Community property

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In California, Community Property is property (real property or personal property of any kind) that is acquired and owned by either a married couple (or registered domestic partners) during the term of their marriage (or domestic partnership). Unless the couple have entered into a written document disallowing the creation of Community Property (e.g., a Premarital Agreement or a Post-Marital Agreement), Community Property of the couple is created from, and includes, the following types of property:
1. All Employment-Related Earnings, including those earnings that are allocated to one’s retirement plan, from the employment of either or both spouses (or registered domestic partners);
2. All Acquisitions of Property with such Community Property earnings;
3. All Appreciation in the Value of such property, that was acquired during one’s marriage or domestic partnership.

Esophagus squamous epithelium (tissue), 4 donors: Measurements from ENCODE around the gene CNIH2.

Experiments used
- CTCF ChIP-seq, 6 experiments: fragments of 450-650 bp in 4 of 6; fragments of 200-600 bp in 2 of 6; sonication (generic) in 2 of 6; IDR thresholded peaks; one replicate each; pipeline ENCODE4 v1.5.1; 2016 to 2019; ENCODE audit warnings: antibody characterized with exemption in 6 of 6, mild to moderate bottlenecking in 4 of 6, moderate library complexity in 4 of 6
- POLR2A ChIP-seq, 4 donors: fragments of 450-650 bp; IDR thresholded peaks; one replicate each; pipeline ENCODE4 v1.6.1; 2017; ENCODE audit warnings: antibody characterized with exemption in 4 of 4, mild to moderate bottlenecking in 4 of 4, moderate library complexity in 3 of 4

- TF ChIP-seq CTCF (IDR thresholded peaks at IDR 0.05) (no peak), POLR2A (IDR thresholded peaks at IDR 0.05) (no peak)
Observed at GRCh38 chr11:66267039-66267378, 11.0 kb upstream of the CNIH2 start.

Importantly, Community Property is created when, for example, the earnings from the employment of one spouse are used to pay the principal of a mortgage that is secured by the home of the other spouse, who owned the home prior to the marriage and had hoped to keep such property separate. In this case, the spouse whose earnings were used to pay the principal of that mortgage acquires a community property ownership interest in the home of the other spouse. At first, the acquired interest may be quite small, but over time, as more payments are made using the other spouse’s earnings, the community property ownership interest can grow quite large.